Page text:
2. A television camera according to claim 1, wherein said illuminating means has quantity of light varying means for varying the quantity of light of at least one of said component light beams.
3. A television camera according to claim 2, wherein said quantity of.light varying means is a filter.
4. A television camera according to claim 2, wherein said quantity of light varying means is a variable resistor.
5. A television camera according to claim 1, wherein the positions at which said component light beams are emitted differ from each other.
6. A television camera comprising:
color resolving optical means for color resolution and for forming a plurality of optical paths, said color resolving optical means having at least one dichroic film;
a plurality of image receiving means disposed in each of said optical paths for receiving an image and converting the image into an electrical signal; and
illuminating means for illuminating said plurality of image receiving means through said color resolving optical means by a plurality of component light beams having different spectral characteristics from each other, wherein the positions at which said component light beams are emitted differ from each other.
7. A television camera according to claim 6, wherein each of said component light beams is produced from three light-emitting portions arranged in the order of green, red and blue.
8. A televison camera according to claim 6, wherein each of said component light beams is produced from two light-emitting portions arranged in the order of green and a mixture of red and blue.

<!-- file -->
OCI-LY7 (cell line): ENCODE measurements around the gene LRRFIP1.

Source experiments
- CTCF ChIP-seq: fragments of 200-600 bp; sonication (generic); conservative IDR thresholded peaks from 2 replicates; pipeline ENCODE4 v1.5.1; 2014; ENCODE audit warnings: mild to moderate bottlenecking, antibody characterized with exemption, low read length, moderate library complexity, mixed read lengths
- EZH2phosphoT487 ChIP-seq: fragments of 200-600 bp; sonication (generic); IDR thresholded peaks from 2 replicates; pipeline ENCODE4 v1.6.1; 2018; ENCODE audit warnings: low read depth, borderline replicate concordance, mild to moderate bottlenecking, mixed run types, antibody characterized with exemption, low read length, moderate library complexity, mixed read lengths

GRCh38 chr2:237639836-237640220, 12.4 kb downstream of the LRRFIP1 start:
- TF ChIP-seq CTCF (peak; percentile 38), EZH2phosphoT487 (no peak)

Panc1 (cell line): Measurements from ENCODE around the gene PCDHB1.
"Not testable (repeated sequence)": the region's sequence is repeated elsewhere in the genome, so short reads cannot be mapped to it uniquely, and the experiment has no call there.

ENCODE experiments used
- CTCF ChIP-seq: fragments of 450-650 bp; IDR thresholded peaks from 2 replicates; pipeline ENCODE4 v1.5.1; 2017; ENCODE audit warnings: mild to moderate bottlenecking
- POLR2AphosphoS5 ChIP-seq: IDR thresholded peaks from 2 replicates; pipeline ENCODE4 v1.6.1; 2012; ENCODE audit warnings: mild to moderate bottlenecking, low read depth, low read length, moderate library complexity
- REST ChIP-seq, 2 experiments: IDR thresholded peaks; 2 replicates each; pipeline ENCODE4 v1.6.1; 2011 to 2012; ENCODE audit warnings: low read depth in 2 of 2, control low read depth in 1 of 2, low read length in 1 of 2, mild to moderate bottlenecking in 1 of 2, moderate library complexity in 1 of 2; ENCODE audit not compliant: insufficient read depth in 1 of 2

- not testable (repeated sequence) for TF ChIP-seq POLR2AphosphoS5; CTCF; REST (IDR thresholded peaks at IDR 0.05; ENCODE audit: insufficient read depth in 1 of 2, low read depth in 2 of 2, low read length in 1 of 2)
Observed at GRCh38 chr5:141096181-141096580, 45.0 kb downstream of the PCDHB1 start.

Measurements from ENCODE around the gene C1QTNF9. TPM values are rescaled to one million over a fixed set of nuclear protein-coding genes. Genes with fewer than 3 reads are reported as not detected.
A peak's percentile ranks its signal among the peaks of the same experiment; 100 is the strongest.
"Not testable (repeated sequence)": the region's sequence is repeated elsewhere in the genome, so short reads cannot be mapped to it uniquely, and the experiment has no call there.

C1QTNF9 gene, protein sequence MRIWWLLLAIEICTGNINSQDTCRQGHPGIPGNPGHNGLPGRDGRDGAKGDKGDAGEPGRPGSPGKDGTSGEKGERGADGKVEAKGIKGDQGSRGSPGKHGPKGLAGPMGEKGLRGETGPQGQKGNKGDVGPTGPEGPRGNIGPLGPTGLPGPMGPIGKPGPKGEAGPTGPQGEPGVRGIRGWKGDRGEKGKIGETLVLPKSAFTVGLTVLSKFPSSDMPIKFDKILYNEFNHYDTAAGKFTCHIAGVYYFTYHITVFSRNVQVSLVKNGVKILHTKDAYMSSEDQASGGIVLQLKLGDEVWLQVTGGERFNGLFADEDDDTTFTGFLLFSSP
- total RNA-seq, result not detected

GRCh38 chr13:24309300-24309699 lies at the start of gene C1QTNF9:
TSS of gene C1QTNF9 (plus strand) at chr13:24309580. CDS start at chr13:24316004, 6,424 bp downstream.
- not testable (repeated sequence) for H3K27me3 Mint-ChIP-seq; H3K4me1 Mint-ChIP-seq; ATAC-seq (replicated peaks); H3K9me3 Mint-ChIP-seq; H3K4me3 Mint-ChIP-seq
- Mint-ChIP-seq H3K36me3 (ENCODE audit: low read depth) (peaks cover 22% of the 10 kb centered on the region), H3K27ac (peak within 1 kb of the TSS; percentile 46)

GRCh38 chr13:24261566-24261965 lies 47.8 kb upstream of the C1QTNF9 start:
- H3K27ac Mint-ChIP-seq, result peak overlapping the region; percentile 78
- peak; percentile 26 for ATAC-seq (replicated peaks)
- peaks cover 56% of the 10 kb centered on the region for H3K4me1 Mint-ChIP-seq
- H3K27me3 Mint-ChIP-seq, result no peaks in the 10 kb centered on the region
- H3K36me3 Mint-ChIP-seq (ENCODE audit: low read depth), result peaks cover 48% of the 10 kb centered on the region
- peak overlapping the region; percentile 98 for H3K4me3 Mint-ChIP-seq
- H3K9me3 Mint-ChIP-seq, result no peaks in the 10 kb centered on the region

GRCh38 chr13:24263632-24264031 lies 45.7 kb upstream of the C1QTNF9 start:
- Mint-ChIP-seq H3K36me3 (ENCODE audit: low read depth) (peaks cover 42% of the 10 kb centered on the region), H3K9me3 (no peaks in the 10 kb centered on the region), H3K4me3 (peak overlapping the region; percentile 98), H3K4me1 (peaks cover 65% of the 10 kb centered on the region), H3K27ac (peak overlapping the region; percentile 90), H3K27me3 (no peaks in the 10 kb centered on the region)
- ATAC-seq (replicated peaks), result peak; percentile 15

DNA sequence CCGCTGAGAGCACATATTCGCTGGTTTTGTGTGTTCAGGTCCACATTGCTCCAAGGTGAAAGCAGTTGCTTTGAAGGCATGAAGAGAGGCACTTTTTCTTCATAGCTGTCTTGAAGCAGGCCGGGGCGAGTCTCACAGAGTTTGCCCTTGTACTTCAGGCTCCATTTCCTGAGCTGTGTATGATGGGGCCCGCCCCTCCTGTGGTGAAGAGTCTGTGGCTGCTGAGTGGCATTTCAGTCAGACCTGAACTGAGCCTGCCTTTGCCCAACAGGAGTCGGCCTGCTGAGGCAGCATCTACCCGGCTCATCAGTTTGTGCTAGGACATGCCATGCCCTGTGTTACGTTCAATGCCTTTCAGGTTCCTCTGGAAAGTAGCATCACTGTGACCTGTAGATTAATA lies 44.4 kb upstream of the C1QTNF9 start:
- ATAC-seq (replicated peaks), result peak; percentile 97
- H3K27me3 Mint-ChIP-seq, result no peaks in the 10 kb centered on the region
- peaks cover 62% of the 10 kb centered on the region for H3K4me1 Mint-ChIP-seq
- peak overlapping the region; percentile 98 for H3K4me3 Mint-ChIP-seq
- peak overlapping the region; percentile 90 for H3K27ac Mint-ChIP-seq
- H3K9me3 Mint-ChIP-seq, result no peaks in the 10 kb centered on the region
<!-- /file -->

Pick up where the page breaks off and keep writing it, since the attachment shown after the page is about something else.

Description
BACKGROUND OF THE INVENTION

1. Field of the Invention

This invention relates to a television camera containing therein a color resolving optical system having a bias illuminating device.

2. Description of the Prior Art

For example, in an ordinary color television image pick-up device, a color resolving optical system is disposed at the back focal portion of the objective lens and the light beam from an object to be photographed is resolved into three light beams of blue, green and red wavelength ranges by the color resolving optical system and these light beams are caused to enter the light-receiving surfaces of the image pick-up tubes of corresponding color channels, whereby blue, green and red images of the object are formed on the light-receiving surfaces. As the color resolving optical system, use is usually made of a plurality of prisms or glass plates each having deposited thereon by evaporation a multi-layer interference thin film reflecting a light of a particular wavelength range and transmitting therethrough lights of the other wavelength ranges, i.e., a so-called dichroic film, the prisms or glass plates being disposed obliquely with respect to the optical axis of the objective lens. For example, by successively disposing a dichroic film reflecting the blue wavelength light and transmitting therethrough the other wavelength lights and a dichroic film reflecting the red wavelength light and transmitting therethrough the other wavelength lights, and causing the lights reflected by and transmitted through the dichroic films to enter the light-receiving surfaces of the image pickup tubes, the light beam for the object can be resolved into the aforementioned light beams of three colors.